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Hi!

This might be a weird question, but it's really frustrating. Let's consider this simple sentence: US wants to capture and kill Bin Laden. Is this correct, or must it read: US wants to capture and TO kill Bin Laden. As you can see, in the second sentence, another 'to' is added just before 'kill.' Which is correct? And in longer sentences, such as this: he was eager to complete the job, and please his boss. Or, must it be: he was eager to complete the job, and TO please his boss. Again, one can see the "to" before 'please,' is that necessary at all?

I hope someone can answer this. It's so tiring, getting to think about this.[6]

Joker
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Unless it is a headline, it should read 'the US':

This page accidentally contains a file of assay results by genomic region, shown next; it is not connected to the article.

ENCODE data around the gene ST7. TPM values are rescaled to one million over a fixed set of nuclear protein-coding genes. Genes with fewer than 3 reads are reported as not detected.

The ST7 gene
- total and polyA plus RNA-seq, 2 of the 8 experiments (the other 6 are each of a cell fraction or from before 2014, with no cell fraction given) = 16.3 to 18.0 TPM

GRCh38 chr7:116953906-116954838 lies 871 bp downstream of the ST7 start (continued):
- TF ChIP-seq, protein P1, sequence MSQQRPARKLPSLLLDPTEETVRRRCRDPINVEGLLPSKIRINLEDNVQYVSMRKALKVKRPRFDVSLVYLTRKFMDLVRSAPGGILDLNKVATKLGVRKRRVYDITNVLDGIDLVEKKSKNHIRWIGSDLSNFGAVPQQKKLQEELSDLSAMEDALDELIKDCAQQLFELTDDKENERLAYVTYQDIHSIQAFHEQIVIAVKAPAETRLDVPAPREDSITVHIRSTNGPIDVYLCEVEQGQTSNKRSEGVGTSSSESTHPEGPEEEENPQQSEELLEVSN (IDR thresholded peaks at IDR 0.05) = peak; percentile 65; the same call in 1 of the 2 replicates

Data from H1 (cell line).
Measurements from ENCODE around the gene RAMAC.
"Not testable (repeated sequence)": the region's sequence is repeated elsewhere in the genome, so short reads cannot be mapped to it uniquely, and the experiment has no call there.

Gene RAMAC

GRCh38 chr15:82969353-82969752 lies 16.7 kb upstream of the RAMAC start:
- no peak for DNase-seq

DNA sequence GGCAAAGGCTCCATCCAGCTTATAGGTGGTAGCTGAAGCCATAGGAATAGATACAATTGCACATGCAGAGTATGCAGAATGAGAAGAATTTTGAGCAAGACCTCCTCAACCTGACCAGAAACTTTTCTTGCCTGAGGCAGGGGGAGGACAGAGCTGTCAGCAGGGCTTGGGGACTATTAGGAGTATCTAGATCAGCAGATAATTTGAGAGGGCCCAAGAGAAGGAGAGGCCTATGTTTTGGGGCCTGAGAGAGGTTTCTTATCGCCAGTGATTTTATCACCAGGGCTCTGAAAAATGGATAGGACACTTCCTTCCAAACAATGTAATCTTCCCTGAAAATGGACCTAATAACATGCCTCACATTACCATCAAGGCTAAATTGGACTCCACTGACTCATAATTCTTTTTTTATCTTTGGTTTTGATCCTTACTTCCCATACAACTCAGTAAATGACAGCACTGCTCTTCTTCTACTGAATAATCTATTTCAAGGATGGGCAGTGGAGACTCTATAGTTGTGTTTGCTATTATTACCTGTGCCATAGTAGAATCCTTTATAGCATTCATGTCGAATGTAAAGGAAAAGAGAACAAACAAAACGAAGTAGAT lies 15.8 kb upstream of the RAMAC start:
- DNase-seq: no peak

The US wants to capture and kill Bin Laden.

This is fine. A second 'to' is normally omitted as redundant-- so much so that adding it makes the sentence sound awkward and unnatural.
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In your second example, there should be no comma:

He was eager to complete the job and please his boss.

My comment holds for this sentence as well. A much longer sentence of some complexity might require the second 'to' to avoid ambiguity or enhance word flow:

He was eager to complete the job to his client's satisfaction and (to) allay his boss's suspicion of his incompetence.
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It's common practice to omit the infinitive marker (to) when the subsequent infinitives are parallel. It / they may be optionally included.

As far as I know, it's a judgement call as to when the sentence becomes so cluttered that the marker should be repeated. Perhaps someone knows a rule.

- A.